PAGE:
She was elderly and defenceless. He was a fit and healthy young man. The reason he yesterday gave for killing her so brutally was that she "spooked" him.

Olinale Ah You, 30, was given a life sentence with a minimum non-parole period of 20 years, a sentence that places him among the country's worst killers.

He attacked 80-year-old Yan Ping Yang in her Manurewa home on June 11, 2008. She was home alone when he crept in through an open window, looking for cash.

She was startled while she was turning the television off. He battered her frail body with punches and kicks and dragged her by the hair as he tried to bundle her into a wardrobe.

During the assault he pushed a cordless telephone handset into her mouth, attempted to strangle her and banged her head against the wardrobe door before finally knocking her unconscious with a stomp to the chest.

Mrs Yang died in hospital three days later but was able to tell what happened to her from her sickbed.

The High Court at Auckland heard yesterday that Ah You had been "spooked" by the presence of Mrs Yang but Crown prosecutor Kieran Raftery said what would have spooked him more than her presence was that she resisted him.

Previous victims had not put up a fight. Last year Ah You was sentenced to 12 years' jail after pleading guilty to two charges of aggravated robbery and three charges of robbery.

Mr Raftery said he was a fit and healthy young man who could easily have escaped from Mrs Yang without inflicting such cruel injuries on her.

Justice Edwin Wylie said the murder was callous and brutal.

"You have murdered an elderly and defenceless woman in her own home and all for the rather paltry sum of $2000."

Ah You showed no sympathy to Mrs Yang and did not seek medical help for her, he said.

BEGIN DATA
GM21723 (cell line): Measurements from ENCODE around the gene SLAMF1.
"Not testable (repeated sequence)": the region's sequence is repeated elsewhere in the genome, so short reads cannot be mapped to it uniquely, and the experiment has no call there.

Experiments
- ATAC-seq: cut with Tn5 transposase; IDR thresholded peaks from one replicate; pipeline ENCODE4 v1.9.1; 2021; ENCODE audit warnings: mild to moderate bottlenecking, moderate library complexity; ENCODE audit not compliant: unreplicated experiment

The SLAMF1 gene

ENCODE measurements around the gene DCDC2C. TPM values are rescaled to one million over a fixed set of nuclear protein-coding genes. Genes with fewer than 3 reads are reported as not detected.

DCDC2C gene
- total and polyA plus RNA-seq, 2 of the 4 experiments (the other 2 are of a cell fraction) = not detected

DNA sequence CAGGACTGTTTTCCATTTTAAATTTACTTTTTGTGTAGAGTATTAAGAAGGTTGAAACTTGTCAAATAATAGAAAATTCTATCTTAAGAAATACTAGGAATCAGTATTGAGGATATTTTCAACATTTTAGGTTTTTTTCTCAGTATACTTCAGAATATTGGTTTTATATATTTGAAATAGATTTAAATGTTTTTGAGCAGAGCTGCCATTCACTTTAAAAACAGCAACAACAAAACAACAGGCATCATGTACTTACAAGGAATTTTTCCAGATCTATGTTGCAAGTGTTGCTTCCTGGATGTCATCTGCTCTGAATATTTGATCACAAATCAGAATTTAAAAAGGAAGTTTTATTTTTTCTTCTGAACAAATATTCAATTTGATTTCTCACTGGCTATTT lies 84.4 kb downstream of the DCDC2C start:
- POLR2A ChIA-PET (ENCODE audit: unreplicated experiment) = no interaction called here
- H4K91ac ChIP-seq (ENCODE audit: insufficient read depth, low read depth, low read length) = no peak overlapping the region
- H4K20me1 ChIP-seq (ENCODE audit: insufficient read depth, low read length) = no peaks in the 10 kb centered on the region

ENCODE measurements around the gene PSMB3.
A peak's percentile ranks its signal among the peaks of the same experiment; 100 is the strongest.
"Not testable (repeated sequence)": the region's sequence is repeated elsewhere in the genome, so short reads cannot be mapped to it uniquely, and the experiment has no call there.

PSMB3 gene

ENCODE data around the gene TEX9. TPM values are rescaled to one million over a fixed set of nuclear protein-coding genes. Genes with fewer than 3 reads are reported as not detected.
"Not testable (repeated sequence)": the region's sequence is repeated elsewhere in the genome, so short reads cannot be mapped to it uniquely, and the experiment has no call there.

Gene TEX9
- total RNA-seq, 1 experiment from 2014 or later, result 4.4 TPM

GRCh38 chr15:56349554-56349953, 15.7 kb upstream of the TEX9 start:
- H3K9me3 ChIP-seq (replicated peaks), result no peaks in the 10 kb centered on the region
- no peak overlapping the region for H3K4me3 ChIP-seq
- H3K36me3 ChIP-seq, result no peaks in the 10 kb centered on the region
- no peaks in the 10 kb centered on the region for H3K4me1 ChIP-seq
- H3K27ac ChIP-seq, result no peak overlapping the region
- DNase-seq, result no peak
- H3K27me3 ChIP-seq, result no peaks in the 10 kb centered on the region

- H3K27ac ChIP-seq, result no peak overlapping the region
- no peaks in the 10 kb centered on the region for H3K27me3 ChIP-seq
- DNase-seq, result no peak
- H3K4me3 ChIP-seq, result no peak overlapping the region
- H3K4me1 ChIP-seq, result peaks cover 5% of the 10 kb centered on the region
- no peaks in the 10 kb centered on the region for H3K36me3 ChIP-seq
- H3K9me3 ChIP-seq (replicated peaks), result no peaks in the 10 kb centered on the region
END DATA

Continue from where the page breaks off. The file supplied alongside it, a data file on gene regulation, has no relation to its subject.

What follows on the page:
"In effect you left her to die."

Through his lawyer, Denise Wallwork, Ah You said he was sorry and accepted what he had done.

He knew Mrs Yang's family hated him and still had nightmares about the day he killed her. But the judge labelled the apology "cynical" and doubted he was genuinely remorseful.

He said Ah You pleaded guilty to manslaughter only when DNA evidence linked him to the house - before that he denied any involvement and even claimed he had an alibi.

His manslaughter plea came at the start of his trial but a jury decided in early April he was guilty of murder.

Mrs Yang's granddaughter Lilly Su said her family would never be the same again.

"What has happened to my grandmother has deeply traumatised and scarred my family. We are in emotional pain and we do not have the happiness we once had."

Ms Su said Mrs Yang had already bought her grandchildren wedding presents but would never be able to give them or see them graduate from university.

She paid tribute to her grandma, whom she called an inspiration. "She looked after me from the day I was born ... I miss her every day."